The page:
Thirsty with excess of bleeding, he called for drink, which was presently brought him; but as he was putting the bottle to his mouth he saw a poor soldier carried along, who had eaten his last at the same feast, ghastly casting up his eyes at the bottle; which Sir Philip perceiving, took it from his head before he drank, and delivered it to the poor man with these words: "Thy necessity is yet greater than mine."

I now know this story may not be true. The writer and historian Kevin Pask explains that 'the interest of Greville's narrative is grounded at least as much in heroic as religious life-narrative' and claims that 'Greville most likely borrowed the story, which is mentioned nowhere else in the early accounts of Sidney's death, from Plutarch's Life of Alexander.' If I recall this story correctly, Alexander is marching his army through the desert. All are suffering from terrible thirst, but two of his soldiers find a tiny spring and bring him a little water cupped in a helmet. Since there is not enough for anyone else, Alexander refuses to drink it and heroically pours the water into the sand.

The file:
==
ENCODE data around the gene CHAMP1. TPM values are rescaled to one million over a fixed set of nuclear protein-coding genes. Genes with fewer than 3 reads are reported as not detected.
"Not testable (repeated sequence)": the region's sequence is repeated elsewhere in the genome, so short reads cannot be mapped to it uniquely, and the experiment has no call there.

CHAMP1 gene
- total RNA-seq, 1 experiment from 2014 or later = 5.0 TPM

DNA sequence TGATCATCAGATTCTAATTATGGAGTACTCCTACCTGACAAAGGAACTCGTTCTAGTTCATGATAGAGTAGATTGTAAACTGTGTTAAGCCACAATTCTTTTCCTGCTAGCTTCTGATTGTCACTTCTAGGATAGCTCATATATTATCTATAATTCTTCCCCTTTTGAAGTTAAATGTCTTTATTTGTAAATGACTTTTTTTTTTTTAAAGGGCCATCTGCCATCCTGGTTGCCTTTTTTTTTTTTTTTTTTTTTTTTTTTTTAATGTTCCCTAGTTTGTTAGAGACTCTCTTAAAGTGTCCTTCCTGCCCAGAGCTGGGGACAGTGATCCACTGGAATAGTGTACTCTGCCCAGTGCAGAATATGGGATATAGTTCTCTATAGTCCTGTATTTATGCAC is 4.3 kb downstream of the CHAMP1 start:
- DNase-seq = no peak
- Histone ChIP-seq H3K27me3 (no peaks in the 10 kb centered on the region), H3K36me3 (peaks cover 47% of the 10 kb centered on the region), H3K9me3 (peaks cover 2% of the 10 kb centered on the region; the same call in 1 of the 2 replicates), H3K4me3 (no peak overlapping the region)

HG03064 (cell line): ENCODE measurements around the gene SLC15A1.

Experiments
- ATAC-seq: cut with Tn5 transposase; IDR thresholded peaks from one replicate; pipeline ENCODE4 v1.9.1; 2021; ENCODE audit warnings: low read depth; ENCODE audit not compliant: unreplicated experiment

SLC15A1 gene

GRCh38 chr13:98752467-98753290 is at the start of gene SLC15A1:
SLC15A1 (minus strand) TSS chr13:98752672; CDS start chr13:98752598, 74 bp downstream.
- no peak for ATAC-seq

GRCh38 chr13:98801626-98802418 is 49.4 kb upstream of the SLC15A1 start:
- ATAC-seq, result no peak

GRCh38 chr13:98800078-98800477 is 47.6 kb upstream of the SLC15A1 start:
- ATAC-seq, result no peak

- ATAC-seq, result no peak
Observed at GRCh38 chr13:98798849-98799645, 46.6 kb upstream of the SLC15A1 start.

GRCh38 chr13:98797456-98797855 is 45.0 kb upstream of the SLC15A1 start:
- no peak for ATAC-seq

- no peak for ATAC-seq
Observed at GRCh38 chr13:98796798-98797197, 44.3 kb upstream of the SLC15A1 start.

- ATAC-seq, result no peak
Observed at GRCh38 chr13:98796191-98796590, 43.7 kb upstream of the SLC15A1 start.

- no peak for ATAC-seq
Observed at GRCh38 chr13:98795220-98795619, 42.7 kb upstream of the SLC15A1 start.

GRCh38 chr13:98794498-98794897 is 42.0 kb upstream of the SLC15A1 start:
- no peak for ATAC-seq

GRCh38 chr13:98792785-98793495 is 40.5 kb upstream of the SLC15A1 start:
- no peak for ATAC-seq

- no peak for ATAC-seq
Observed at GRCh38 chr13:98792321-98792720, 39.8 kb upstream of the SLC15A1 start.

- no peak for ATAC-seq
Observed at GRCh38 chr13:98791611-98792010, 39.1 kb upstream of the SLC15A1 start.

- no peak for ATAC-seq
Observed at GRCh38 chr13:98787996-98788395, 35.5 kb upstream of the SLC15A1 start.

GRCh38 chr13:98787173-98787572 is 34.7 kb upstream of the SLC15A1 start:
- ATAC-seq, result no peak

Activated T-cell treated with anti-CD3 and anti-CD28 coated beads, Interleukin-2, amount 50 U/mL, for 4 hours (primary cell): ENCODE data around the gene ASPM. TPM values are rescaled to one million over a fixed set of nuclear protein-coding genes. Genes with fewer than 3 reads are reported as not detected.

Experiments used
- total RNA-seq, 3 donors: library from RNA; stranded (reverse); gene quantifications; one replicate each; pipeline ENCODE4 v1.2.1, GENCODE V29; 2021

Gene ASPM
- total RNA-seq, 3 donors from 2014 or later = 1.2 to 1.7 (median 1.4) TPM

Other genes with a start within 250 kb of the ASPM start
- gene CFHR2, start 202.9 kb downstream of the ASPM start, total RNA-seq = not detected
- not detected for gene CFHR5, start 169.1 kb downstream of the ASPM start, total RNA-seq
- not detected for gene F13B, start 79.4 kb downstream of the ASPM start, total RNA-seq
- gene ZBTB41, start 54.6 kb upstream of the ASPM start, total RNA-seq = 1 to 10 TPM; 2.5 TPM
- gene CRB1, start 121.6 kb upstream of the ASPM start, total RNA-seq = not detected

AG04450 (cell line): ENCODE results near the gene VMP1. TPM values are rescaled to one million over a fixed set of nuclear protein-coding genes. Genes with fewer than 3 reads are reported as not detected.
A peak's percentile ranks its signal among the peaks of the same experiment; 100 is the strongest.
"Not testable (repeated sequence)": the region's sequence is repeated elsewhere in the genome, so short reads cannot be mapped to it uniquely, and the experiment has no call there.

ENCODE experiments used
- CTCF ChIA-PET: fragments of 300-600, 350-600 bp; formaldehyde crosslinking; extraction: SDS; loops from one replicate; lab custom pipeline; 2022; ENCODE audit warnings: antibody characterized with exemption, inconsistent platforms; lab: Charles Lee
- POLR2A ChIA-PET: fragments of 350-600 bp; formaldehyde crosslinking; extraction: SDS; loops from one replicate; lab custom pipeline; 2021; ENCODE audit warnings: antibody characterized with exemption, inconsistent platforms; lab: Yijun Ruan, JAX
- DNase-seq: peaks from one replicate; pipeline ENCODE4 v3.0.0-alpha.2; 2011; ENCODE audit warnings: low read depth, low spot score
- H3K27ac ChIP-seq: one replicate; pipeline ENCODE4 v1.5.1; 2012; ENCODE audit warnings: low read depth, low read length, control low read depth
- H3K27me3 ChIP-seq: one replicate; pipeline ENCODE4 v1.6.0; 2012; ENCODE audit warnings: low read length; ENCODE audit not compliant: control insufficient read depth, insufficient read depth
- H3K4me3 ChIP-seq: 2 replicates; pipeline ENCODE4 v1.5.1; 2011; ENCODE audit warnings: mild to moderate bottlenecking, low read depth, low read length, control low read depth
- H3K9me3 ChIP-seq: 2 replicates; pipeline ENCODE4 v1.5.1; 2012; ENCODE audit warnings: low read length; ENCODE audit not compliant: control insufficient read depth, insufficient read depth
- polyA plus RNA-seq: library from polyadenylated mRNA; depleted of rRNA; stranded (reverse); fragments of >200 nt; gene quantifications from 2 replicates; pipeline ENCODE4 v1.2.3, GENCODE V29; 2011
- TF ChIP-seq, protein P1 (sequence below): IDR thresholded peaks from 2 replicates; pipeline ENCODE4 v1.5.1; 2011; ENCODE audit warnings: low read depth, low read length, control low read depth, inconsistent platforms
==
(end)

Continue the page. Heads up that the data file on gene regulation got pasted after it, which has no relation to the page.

How interesting that Alexander appears again here, the very example Sidney cites of the active man inspired by poetry. And was Alexander a hero? Hardly in modern terms, though sure, he was brave.